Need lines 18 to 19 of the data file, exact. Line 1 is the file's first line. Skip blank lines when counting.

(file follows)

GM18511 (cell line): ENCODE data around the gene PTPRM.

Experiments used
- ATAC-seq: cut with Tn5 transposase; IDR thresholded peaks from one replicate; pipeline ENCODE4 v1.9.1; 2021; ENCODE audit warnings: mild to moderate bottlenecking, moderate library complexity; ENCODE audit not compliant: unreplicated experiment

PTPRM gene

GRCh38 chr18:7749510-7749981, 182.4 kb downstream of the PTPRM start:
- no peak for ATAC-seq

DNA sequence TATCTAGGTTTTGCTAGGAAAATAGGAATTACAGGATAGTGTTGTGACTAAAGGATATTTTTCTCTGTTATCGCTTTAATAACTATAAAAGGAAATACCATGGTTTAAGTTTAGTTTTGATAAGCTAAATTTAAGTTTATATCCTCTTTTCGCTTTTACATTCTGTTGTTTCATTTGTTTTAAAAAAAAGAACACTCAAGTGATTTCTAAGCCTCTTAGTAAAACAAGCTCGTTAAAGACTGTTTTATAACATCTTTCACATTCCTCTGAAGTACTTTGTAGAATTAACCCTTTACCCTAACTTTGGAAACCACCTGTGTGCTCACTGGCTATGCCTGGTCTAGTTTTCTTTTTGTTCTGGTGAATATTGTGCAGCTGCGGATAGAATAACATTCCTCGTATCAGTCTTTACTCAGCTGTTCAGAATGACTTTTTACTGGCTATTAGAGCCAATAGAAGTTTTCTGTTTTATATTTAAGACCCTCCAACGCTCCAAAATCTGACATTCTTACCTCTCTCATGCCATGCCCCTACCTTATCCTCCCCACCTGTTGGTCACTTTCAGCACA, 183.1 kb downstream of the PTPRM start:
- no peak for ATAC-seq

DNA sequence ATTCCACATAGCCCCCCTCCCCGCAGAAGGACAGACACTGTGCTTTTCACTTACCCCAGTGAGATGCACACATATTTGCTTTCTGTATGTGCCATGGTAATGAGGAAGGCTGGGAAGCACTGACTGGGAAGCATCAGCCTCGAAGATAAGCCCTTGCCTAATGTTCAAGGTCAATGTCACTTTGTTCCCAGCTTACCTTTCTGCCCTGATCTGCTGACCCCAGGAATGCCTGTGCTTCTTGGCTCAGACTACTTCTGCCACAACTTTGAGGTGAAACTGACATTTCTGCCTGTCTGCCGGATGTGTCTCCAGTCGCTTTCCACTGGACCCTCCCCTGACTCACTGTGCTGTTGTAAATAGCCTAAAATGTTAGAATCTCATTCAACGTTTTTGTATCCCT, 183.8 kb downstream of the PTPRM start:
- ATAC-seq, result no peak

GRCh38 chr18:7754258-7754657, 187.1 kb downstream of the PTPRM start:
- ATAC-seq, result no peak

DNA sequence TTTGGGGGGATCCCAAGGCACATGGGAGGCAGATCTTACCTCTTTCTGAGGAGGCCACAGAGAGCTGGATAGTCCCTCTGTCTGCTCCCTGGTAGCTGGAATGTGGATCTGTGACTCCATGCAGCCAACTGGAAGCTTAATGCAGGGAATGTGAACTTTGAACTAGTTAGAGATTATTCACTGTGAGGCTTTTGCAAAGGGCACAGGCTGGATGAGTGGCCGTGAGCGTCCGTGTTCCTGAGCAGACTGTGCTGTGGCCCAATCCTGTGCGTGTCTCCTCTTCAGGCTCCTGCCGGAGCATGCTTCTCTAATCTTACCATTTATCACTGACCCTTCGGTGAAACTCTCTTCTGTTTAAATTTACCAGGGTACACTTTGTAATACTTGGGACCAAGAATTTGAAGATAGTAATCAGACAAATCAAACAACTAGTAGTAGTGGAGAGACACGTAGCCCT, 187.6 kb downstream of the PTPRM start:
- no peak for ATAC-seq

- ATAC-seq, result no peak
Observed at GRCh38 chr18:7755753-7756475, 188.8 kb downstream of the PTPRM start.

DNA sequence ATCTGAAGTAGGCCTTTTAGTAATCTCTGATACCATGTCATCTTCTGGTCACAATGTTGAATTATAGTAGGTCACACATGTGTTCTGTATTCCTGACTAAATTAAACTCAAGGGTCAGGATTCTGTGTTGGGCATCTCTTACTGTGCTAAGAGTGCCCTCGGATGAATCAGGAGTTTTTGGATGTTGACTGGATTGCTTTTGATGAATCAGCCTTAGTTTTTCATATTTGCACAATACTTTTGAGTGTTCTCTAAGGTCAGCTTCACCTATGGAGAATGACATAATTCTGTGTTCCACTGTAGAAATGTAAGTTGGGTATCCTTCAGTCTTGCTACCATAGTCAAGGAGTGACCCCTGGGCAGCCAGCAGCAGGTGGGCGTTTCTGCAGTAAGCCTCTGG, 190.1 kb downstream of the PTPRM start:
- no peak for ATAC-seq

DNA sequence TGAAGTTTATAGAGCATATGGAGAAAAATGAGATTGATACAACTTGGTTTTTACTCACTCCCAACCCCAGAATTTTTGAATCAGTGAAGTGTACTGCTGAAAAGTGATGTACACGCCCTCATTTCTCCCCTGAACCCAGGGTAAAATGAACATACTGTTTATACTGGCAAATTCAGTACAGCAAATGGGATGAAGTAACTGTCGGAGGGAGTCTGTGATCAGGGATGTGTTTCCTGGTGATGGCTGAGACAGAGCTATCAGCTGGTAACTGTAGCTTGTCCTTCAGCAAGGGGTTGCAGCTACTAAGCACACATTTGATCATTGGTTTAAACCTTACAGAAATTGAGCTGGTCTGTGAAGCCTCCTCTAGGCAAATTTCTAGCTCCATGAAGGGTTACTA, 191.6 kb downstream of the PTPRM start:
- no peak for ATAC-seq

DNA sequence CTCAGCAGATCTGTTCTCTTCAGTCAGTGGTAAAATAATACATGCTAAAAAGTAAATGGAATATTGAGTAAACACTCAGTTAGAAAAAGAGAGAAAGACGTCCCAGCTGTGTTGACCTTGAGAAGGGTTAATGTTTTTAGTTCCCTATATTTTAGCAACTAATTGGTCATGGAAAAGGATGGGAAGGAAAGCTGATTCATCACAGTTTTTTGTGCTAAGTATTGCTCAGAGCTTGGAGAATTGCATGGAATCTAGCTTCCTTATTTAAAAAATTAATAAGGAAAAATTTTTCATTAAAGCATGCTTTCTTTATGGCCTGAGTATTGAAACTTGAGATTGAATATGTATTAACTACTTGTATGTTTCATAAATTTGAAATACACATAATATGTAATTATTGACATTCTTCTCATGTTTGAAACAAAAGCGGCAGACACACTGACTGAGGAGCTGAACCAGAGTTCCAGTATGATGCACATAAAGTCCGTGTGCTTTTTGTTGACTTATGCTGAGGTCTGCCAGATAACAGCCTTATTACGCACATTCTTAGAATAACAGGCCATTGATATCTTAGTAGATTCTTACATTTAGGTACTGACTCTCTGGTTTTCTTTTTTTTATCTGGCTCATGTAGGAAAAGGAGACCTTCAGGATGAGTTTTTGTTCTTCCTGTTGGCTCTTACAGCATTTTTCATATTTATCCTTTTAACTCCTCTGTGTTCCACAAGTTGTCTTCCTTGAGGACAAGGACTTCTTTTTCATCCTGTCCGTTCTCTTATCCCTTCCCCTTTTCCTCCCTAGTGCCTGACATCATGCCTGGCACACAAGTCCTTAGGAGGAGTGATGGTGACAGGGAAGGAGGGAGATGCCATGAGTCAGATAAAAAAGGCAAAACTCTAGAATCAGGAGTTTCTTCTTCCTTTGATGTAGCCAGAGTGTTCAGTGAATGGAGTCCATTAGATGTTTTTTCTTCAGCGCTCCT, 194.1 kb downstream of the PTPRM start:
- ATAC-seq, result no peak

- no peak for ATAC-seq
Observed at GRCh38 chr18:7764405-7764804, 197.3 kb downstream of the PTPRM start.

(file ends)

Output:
- no peak for ATAC-seq

DNA sequence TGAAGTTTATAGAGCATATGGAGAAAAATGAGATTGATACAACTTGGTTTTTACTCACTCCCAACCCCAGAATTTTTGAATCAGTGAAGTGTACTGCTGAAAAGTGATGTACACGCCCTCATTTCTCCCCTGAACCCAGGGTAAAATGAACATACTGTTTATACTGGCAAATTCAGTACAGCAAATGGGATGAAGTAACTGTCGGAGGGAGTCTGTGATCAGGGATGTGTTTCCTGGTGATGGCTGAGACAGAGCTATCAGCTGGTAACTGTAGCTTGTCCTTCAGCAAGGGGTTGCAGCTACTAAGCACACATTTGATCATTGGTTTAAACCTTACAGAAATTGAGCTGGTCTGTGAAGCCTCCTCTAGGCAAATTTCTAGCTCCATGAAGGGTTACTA, 191.6 kb downstream of the PTPRM start: